Getz's recording, with Astrud Gilberto, was the second made of the song - and it marked Astrud Gilberto's first professional appearance as a singer. In 1964, Astrud Gilberto was present in the studio because she was married at the time to the guitarist João Gilberto, one of the creators of bossa nova ("new trend"), who was playing in the ensemble. The instrumentalists needed a vocalist who could sing the new English lyrics by Norman Gimbel, and Astrud Gilberto said she was willing to try. She did, and legend says she was paid $115 for her efforts. The song made her a star, and the single from the album became an international sensation.

In the arrangement Getz plays with Fiedler and the Pops, Getz begins with his own quartet of now-legendary musicians (Jim Hall, guitar; Steve Swallow, bass; Gary Burton, vibraphone; Roy Haynes, drums) before the orchestra joins in. Getz's playing is notable for captivating rhythm, and by the time he gets to the end the seductively swinging tune has all but disappeared into a shower of brilliant ornamentation.

The premiere of the Tanglewood Concerto generated a bit of scandal unmentioned in the liner notes to the original album. There was a record crowd of 14,258 people, but it was also "camp night," so there were nearly 50 busloads of young people from nearby summer camps in the audience in the Shed and on the lawn. Some of the youngsters were disruptive, leading to some departures from the adult audience, a nasty review, mostly about the audience, in the Berkshire Eagle (the headline was The Boston Pops Fiasco), and a subsequent flurry of letters to the editor, as well as a response by Thomas D. Perry, then the manager of the Boston Symphony Orchestra: "I do want to thank the adult public genuinely for the courtesy with which they absorbed the disagreeable situation on Wednesday evening - in talking with many people I did not encounter anyone who was unreasonably indignant or who didn't seem to commiserate with us on the problem. And I would also like to complain bitterly about the irresponsibility of those in charge of large groups of children who through their carelessness and discourtesy have heedlessly put Tanglewood and the public in this awkward situation. But most of all, I want to assure the adult public that the problem is not being ignored, and we affirm our intention of giving performances in a proper atmosphere for satisfactory listening."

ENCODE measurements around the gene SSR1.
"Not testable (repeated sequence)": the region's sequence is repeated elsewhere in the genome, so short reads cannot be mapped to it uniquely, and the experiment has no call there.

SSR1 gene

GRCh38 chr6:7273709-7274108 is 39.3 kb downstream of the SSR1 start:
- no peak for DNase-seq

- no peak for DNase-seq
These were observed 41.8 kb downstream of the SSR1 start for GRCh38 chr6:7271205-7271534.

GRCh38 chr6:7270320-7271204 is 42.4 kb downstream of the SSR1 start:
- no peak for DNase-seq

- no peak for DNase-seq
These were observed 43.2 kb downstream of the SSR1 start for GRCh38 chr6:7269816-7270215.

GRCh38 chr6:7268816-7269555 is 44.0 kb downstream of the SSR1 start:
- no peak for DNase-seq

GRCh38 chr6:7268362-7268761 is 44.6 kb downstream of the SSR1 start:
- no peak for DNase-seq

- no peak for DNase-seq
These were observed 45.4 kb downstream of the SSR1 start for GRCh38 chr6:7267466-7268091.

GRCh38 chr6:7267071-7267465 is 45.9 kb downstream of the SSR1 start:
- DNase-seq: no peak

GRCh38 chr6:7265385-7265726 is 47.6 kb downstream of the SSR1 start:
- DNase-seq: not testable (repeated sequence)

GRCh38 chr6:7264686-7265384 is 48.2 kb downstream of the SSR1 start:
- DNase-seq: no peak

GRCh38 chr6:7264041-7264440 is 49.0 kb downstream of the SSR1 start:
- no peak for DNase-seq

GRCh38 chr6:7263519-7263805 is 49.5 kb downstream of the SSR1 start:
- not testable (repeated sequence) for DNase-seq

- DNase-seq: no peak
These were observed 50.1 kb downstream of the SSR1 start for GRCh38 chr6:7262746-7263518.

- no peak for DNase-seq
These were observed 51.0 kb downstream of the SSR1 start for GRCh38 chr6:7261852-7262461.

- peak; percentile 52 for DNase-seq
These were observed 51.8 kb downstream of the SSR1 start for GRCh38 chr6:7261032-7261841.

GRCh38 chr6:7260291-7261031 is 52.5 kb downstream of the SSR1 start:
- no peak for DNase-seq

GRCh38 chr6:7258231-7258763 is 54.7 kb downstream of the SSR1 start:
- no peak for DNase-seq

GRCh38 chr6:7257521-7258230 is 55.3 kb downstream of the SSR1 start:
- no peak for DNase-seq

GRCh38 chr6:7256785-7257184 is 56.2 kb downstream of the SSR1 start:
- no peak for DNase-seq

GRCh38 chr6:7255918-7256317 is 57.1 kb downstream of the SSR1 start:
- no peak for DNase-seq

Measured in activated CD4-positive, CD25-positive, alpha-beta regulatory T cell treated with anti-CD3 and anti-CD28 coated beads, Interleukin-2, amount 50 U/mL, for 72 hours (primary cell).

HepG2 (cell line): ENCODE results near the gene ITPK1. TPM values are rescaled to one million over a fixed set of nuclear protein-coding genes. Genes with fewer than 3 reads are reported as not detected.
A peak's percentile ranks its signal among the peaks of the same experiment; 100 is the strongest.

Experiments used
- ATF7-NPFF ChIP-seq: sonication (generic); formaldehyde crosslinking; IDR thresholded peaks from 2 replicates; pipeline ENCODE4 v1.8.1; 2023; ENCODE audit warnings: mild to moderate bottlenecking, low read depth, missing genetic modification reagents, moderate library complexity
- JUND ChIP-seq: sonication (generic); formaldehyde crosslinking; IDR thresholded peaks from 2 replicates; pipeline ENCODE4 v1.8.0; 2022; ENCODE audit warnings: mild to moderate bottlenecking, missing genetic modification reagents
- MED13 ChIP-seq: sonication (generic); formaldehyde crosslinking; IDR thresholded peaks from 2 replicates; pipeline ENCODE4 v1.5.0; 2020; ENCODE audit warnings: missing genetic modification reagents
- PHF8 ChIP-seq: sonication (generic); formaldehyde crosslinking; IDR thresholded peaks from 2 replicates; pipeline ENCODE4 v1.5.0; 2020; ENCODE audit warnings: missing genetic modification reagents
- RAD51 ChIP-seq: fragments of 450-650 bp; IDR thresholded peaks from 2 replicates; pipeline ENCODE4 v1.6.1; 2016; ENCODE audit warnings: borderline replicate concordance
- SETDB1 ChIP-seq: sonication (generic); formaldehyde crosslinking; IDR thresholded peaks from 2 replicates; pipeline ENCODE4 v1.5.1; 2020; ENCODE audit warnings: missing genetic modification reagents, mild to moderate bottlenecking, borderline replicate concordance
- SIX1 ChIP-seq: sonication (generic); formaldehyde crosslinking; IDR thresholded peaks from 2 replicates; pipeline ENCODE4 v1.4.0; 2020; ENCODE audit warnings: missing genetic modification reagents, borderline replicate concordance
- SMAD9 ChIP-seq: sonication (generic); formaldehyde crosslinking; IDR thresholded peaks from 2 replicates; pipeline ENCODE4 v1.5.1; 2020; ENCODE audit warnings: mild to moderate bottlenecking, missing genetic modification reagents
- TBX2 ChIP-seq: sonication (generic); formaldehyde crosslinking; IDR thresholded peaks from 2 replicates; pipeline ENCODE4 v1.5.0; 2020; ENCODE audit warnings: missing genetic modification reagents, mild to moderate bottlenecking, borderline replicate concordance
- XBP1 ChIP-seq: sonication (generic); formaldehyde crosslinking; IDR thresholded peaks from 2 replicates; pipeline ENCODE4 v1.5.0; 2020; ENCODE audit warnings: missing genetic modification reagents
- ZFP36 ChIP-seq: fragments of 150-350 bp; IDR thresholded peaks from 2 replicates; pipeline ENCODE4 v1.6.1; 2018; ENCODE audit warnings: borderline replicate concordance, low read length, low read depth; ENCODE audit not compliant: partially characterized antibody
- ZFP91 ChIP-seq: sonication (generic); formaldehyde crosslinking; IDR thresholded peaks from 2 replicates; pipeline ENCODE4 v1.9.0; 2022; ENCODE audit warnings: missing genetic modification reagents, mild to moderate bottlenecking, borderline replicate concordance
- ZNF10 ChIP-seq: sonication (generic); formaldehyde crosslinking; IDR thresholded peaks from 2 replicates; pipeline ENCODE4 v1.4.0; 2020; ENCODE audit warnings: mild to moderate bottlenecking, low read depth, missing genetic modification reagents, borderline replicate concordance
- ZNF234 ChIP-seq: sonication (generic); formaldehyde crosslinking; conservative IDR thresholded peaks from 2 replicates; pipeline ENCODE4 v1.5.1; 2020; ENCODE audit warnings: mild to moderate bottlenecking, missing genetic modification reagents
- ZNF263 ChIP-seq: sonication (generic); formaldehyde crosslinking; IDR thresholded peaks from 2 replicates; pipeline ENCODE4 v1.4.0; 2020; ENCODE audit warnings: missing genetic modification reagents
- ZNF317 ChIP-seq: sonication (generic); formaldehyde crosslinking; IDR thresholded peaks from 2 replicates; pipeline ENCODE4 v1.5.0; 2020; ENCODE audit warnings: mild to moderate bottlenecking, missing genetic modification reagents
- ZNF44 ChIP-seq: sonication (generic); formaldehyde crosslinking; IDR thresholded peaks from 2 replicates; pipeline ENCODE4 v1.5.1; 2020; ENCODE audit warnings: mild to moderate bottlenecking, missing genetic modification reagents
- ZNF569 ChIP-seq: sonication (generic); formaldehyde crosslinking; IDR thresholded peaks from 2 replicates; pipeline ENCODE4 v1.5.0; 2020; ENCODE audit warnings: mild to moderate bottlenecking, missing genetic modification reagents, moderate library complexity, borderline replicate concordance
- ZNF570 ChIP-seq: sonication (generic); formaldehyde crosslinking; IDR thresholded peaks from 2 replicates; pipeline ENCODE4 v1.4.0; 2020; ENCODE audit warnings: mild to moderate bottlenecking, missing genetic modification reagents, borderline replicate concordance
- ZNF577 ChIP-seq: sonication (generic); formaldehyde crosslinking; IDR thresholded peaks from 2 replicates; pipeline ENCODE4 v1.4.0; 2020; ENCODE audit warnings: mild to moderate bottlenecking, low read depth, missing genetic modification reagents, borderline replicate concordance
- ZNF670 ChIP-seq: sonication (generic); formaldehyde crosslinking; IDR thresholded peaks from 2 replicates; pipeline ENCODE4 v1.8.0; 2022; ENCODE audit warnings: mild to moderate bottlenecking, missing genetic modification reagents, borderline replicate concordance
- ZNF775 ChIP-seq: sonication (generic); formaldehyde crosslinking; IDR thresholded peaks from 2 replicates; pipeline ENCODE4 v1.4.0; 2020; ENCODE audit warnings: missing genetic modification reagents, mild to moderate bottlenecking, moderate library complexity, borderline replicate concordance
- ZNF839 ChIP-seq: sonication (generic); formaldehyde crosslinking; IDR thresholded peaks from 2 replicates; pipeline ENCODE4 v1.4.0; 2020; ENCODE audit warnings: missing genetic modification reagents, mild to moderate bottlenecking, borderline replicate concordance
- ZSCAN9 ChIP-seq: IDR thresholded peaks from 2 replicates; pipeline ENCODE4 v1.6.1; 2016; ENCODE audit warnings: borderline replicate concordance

As noted, the Tanglewood Concerto received almost uniformly negative reviews. "The music was undistinguished and interspersed with touches of music straight from Gershwin, west side orchestral jazz, and occasional passages reflecting a mystical oriental influence."  Or, "I would make a small bet that all those who heard the world premiere may very possibly have heard, at the same time, the world terminal of that particular composition . . . the solo instrument scarcely ever was audible above the bombast of the orchestra's accompaniment."

The inaudibility of Getz was a general complaint - in those days there was no amplification for the crowd out on the lawn, and manager Perry was insistent that there never would be ("we could amplify the music and drown out the disturbances, but we pride ourselves on the natural acoustics here and are most reluctant to start down the electronic primrose path"). Of course, RCA Victor's engineers made Getz completely audible on the LP disc, although Getz's fans have always complained about the recorded sound and the stereo "separation," which put Getz and the orchestra into different channels. The present download, which comes from the live radio broadcast, brings a different sound perspective on the performance and perhaps will reawaken interest in the Tanglewood Concerto if there is a saxophonist out there as bold as Stan Getz was, and an orchestra and conductor as willing to take a chance as the Boston Pops and Arthur Fiedler were.

Richard Dyer